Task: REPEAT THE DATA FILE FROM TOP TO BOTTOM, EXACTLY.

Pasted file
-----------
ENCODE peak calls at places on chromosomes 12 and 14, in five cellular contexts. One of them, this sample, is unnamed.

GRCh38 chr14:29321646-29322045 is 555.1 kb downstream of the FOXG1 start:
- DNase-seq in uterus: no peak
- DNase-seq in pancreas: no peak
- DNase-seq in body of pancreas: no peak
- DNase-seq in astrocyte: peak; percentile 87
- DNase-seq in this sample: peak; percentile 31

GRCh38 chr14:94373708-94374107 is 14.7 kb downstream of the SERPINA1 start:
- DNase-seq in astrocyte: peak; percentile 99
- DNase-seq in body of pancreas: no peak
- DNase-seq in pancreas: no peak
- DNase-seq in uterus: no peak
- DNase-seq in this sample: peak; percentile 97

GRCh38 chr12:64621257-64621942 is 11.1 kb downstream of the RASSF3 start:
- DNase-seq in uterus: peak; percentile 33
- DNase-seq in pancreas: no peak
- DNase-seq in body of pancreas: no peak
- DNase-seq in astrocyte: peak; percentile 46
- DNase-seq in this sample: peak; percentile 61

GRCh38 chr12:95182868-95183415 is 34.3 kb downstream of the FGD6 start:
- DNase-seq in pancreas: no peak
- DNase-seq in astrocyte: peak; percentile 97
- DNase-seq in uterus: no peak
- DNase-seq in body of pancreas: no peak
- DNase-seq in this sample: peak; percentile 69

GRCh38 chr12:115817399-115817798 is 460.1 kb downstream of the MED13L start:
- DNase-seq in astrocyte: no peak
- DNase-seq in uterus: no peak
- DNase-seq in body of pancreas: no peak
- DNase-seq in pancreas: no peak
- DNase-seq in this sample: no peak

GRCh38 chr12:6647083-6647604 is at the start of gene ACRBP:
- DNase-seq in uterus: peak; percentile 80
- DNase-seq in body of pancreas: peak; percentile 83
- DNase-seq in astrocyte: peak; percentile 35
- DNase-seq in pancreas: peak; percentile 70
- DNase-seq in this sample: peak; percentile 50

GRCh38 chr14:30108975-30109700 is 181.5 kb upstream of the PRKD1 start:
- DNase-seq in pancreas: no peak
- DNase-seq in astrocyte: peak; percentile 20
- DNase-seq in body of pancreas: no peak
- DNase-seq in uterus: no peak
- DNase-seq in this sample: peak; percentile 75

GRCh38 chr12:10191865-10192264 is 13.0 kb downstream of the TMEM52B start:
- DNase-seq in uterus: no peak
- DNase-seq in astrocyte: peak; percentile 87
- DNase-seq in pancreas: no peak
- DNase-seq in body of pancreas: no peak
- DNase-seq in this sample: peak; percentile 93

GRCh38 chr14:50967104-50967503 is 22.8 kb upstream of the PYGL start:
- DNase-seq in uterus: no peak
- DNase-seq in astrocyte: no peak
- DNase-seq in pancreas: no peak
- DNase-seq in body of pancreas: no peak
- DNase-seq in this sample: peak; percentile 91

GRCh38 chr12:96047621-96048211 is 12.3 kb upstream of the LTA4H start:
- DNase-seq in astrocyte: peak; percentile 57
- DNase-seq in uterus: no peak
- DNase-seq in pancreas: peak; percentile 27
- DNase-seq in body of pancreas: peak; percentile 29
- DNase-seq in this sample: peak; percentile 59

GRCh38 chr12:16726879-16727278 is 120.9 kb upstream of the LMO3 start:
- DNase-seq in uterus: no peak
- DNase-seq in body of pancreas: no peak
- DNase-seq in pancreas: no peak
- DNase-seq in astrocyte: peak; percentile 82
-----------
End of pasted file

ENCODE peak calls at places on chromosomes 12 and 14, in five cellular contexts. One of them, this sample, is unnamed.

GRCh38 chr14:29321646-29322045 is 555.1 kb downstream of the FOXG1 start:
- DNase-seq in uterus: no peak
- DNase-seq in pancreas: no peak
- DNase-seq in body of pancreas: no peak
- DNase-seq in astrocyte: peak; percentile 87
- DNase-seq in this sample: peak; percentile 31

GRCh38 chr14:94373708-94374107 is 14.7 kb downstream of the SERPINA1 start:
- DNase-seq in astrocyte: peak; percentile 99
- DNase-seq in body of pancreas: no peak
- DNase-seq in pancreas: no peak
- DNase-seq in uterus: no peak
- DNase-seq in this sample: peak; percentile 97

GRCh38 chr12:64621257-64621942 is 11.1 kb downstream of the RASSF3 start:
- DNase-seq in uterus: peak; percentile 33
- DNase-seq in pancreas: no peak
- DNase-seq in body of pancreas: no peak
- DNase-seq in astrocyte: peak; percentile 46
- DNase-seq in this sample: peak; percentile 61

GRCh38 chr12:95182868-95183415 is 34.3 kb downstream of the FGD6 start:
- DNase-seq in pancreas: no peak
- DNase-seq in astrocyte: peak; percentile 97
- DNase-seq in uterus: no peak
- DNase-seq in body of pancreas: no peak
- DNase-seq in this sample: peak; percentile 69

GRCh38 chr12:115817399-115817798 is 460.1 kb downstream of the MED13L start:
- DNase-seq in astrocyte: no peak
- DNase-seq in uterus: no peak
- DNase-seq in body of pancreas: no peak
- DNase-seq in pancreas: no peak
- DNase-seq in this sample: no peak

GRCh38 chr12:6647083-6647604 is at the start of gene ACRBP:
- DNase-seq in uterus: peak; percentile 80
- DNase-seq in body of pancreas: peak; percentile 83
- DNase-seq in astrocyte: peak; percentile 35
- DNase-seq in pancreas: peak; percentile 70
- DNase-seq in this sample: peak; percentile 50

GRCh38 chr14:30108975-30109700 is 181.5 kb upstream of the PRKD1 start:
- DNase-seq in pancreas: no peak
- DNase-seq in astrocyte: peak; percentile 20
- DNase-seq in body of pancreas: no peak
- DNase-seq in uterus: no peak
- DNase-seq in this sample: peak; percentile 75

GRCh38 chr12:10191865-10192264 is 13.0 kb downstream of the TMEM52B start:
- DNase-seq in uterus: no peak
- DNase-seq in astrocyte: peak; percentile 87
- DNase-seq in pancreas: no peak
- DNase-seq in body of pancreas: no peak
- DNase-seq in this sample: peak; percentile 93

GRCh38 chr14:50967104-50967503 is 22.8 kb upstream of the PYGL start:
- DNase-seq in uterus: no peak
- DNase-seq in astrocyte: no peak
- DNase-seq in pancreas: no peak
- DNase-seq in body of pancreas: no peak
- DNase-seq in this sample: peak; percentile 91

GRCh38 chr12:96047621-96048211 is 12.3 kb upstream of the LTA4H start:
- DNase-seq in astrocyte: peak; percentile 57
- DNase-seq in uterus: no peak
- DNase-seq in pancreas: peak; percentile 27
- DNase-seq in body of pancreas: peak; percentile 29
- DNase-seq in this sample: peak; percentile 59

GRCh38 chr12:16726879-16727278 is 120.9 kb upstream of the LMO3 start:
- DNase-seq in uterus: no peak
- DNase-seq in body of pancreas: no peak
- DNase-seq in pancreas: no peak
- DNase-seq in astrocyte: peak; percentile 82